Interaction and Isolation

The Empty Spaces in Panregional Political and Economic Systems
  • Steadman Upham
Part of the Interdisciplinary Contributions to Archaeology book series (IDCA)

Abstract

Since the 1960s, it has become axiomatic in American archaeology to argue that culture change is predicated on the existence of variability in cultural and behavioral strategies. The debate over whether to emphasize norms or variation in archaeological interpretation, in fact, has become passé. At the same time, site-specific studies have been argued to be less relevant. Regional and panregional approaches that emphasize the systemic development of cultural systems and interaction are now viewed as a synthetic alternative to narrower culture historical studies of single sites. The changing spatial perspectives of archaeologists (from sites to regions and panregions) and the acknowledged importance of cultural and behavioral variation in change studies is the self-evident result of disciplinary housekeeping that has taken place during the last two decades. What is not self-evident despite such housekeeping, however, is how the axes of cultural and behavioral variation are acted upon by the selective pressures that mold cultural systems. In this chapter, I explore the issues of variation and change in a limited way by focusing on the spatial characteristics of panregional systems. As the title of this chapter suggests, I am interested in the “empty” spaces in such systems, the areas most often neglected by the spatial analytic techniques that emphasize nodal analyses, connectivity measures and ideas of centrality. Yet the purpose of this chapter is to show how these “empty” spaces create an important dynamic in regional and panregional systems, and are essential in the development, maintenance, and decline of large-scale interactive networks.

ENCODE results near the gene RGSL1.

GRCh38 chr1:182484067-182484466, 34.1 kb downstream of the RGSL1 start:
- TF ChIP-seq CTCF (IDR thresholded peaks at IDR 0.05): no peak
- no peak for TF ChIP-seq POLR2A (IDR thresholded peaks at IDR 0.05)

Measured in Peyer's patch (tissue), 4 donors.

Keywords

Empty Space Residential Mobility World System Cultural Resource Management American Archaeology 
These keywords were added by machine and not by the authors. This process is experimental and the keywords may be updated as the learning algorithm improves.

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Copyright information

© Springer Science+Business Media New York 1992

Authors and Affiliations

  • Steadman Upham
    • 1
  1. 1.The Graduate SchoolUniversity of OregonEugeneUSA

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